Now That The Roots Are On TV Five Times A Week, Will The Exposure Translate Into Album Sales?
According to Roots manager Richard Nichols, that remains to be seen. "I don't know if the new fans are the same music fans from before," he says. "People that watch late night are older and more along the lines of middle Americans. So, it's definitely a fan, but you have fans that don't buy your product and don't come to a show."
"Fallon" music booker Jonathan Cohen says the Roots are gaining new fans every day, especially among other artists who perform on the show. "We've had numerous artists who were more nervous about meeting the Roots than about their own performance on the show," he says. "People are in awe of them, for good reason. More people than ever are aware of what an amazing band they are. My hope is that because of the show, a lot of new fans will pick up the album when it comes out."
"It's a great opportunity for them to expand their brand and shows their level of artistry," says Chris Atlas, senior VP of marketing at the Roots' label, Def Jam. "They are taking their art to another platform and that's what hip-hop is about. To me, they should be praised for continuing to expand their boundaries."
Thompson, who calls his nightly appearances a "blessing in disguise, one-hundred fucking percent," hopes new and old fans alike will pick up the band's new project. "We have a slew of new fans," he says, "not to mention the creative juices that are flowing from us interacting and playing with other artists on the show," including Michael McDonald, Tom Jones, Smokey Robinson and Eric Idle, to list a few. In addition to music, the Roots are responsible for creative segments on "Fallon" like "Slow Jam the News," during which Fallon and Roots MC Tariq "Black Thought" Trotter re-enact the day's events as R&B singers, and "Freestylin' With the Roots," for which Fallon randomly picks members of the audience, asks them three questions about themselves and has the Roots rap on the spot incorporating their answers.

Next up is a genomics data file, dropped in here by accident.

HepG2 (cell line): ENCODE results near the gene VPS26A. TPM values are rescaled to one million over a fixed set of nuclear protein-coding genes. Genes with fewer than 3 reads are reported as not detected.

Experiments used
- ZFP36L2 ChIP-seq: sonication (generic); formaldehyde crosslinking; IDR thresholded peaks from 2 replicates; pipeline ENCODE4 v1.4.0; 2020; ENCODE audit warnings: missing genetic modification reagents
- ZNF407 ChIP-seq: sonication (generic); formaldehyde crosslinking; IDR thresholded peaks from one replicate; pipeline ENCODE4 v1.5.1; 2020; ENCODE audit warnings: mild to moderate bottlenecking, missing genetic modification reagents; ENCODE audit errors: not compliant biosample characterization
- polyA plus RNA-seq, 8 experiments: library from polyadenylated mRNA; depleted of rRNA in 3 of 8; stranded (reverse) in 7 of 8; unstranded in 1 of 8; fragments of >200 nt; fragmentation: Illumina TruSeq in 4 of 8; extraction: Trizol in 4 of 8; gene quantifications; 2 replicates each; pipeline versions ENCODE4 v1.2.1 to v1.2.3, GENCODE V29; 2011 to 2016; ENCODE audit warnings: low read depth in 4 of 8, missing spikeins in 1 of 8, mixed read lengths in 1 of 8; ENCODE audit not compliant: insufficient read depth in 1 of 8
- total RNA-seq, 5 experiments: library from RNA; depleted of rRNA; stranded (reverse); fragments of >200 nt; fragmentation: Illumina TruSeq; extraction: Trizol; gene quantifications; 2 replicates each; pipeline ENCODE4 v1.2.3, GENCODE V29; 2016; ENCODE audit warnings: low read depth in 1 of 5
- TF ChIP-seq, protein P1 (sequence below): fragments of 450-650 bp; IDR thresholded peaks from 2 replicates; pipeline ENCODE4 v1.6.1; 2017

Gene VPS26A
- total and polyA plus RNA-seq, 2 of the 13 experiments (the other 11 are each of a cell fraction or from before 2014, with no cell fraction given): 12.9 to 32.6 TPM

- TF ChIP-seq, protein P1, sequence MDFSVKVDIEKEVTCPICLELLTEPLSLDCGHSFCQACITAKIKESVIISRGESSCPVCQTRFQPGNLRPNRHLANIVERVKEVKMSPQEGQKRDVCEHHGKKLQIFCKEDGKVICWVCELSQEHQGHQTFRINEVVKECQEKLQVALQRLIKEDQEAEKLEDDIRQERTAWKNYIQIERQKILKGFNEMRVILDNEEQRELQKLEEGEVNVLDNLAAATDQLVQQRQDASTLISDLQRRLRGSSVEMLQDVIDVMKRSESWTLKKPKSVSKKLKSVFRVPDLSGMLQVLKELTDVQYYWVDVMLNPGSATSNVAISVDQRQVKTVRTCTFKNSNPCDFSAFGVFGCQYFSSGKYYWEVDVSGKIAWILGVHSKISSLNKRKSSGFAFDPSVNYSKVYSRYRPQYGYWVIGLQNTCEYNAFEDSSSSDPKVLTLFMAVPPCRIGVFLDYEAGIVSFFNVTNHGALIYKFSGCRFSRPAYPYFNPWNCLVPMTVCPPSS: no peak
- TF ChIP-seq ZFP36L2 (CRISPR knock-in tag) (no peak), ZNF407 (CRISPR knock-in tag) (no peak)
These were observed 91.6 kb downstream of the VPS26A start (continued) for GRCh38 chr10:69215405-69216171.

Although it doesn't yet have a release date, the album is technically finished, according to Thompson. Because the band spends so much time working on the show, it will be the first album since the group's debut, "Organix," that the members recorded together. For other releases they recorded their parts separately and mix them together later.
"This will mark the first time since then that we've written and created songs in front of each other in the same room," Thompson says. "That's because having this job forces you to create music three to five hours a day.
"This is the most songwriting I've ever done in my life," he adds. "Since March, I think we have about 723 jams in the can. There is a difference between a performance if you play with musicians that are in synch rather than doing it isolated and alone-there's just a different energy when we do it this way."
Thompson, who first calls the album "the light at the end of the tunnel," goes on to name spirituality and the recession as two main lyrical themes, isn't worried whether the band's new gig leads to sales. "We're the last group making art records on a major label for rappers. If there's a world for Bob Dylan and Joni Mitchell-prestige artists under rock monikers-then those same standards should apply to us as well," he says. "Hip-hop acts should be able to put out art records without having to worry about putting their lives on the line or not releasing anything unless they don't sell millions."
At the very least, they're already innovators in their own right for what a modern-day TV band should be, according to Cohen. "I can't really imagine another band being able to pull this off so well. They are tearing up the playbook for what a TV band is supposed to be and coming up with something totally new," he says.
Thompson agrees. "To complain about what we don't have might be a moot point, because who is on their label for 17 years after the fact? Conventional wisdom says selling a million albums is what keeps labels from dropping you. But we are 11 albums in and we haven't gotten dropped," he says. "People that care, they respect the Roots. Others that don't care, they are indifferent. But the cool thing is that, because of the show, they might've just discovered us."